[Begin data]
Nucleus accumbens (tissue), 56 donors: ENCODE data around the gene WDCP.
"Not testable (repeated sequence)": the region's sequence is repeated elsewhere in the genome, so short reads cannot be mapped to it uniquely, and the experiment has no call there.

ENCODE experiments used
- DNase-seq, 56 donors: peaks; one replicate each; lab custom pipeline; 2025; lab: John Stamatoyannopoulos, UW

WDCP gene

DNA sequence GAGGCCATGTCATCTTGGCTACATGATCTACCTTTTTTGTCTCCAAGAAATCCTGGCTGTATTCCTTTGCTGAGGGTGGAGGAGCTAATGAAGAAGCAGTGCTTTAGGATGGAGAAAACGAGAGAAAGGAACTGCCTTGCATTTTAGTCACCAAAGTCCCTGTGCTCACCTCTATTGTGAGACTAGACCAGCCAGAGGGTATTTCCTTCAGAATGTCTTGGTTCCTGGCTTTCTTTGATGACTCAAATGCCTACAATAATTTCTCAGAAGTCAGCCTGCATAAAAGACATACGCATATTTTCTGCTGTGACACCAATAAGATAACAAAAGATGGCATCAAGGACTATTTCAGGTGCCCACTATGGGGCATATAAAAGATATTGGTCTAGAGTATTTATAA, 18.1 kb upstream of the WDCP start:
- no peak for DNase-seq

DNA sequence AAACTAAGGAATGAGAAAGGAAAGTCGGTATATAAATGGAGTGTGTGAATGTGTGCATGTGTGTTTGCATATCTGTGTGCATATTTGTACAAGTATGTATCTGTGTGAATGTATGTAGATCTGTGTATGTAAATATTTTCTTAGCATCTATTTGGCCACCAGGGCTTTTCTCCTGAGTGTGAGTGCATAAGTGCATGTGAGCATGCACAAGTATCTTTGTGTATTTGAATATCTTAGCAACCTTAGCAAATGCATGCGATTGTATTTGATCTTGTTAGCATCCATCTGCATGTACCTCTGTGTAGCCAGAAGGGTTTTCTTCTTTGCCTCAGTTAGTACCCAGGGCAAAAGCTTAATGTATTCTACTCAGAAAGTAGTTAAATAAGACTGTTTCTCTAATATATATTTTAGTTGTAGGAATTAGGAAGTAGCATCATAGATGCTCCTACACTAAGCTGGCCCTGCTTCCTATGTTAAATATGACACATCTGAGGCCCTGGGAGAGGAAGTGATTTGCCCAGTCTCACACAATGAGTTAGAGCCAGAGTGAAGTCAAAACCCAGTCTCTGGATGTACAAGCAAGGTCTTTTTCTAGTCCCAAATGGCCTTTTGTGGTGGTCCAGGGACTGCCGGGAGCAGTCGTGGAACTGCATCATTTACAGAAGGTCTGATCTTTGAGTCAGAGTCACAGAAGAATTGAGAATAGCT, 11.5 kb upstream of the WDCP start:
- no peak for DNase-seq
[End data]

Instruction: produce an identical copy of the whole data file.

Nucleus accumbens (tissue), 56 donors: ENCODE data around the gene WDCP.
"Not testable (repeated sequence)": the region's sequence is repeated elsewhere in the genome, so short reads cannot be mapped to it uniquely, and the experiment has no call there.

ENCODE experiments used
- DNase-seq, 56 donors: peaks; one replicate each; lab custom pipeline; 2025; lab: John Stamatoyannopoulos, UW

WDCP gene

DNA sequence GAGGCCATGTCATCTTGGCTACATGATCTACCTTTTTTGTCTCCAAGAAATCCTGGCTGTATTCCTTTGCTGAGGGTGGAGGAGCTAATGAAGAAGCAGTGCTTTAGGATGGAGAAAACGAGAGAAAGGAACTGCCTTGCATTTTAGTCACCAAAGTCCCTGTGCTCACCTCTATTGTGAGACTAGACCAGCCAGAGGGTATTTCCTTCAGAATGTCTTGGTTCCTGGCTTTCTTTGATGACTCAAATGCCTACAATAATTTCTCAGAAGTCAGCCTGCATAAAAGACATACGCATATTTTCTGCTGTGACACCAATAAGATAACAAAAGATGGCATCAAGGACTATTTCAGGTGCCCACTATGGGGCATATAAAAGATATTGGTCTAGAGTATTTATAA, 18.1 kb upstream of the WDCP start:
- no peak for DNase-seq

DNA sequence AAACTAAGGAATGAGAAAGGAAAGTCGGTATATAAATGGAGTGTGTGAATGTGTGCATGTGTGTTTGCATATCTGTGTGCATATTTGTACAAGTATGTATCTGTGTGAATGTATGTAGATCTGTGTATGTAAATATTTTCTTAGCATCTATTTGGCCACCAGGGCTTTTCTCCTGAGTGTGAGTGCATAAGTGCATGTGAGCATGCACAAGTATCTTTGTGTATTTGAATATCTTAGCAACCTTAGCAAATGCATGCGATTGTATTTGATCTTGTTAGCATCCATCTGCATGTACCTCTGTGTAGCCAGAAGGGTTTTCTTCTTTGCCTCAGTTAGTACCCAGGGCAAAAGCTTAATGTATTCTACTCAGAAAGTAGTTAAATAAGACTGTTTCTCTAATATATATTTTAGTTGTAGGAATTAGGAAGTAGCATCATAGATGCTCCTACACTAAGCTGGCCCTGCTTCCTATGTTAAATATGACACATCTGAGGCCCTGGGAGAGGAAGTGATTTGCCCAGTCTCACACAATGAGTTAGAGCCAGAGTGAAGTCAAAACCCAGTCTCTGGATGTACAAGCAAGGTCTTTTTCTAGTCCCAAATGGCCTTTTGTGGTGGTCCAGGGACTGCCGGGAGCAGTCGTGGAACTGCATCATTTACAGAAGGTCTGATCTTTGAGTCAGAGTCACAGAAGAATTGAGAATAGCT, 11.5 kb upstream of the WDCP start:
- no peak for DNase-seq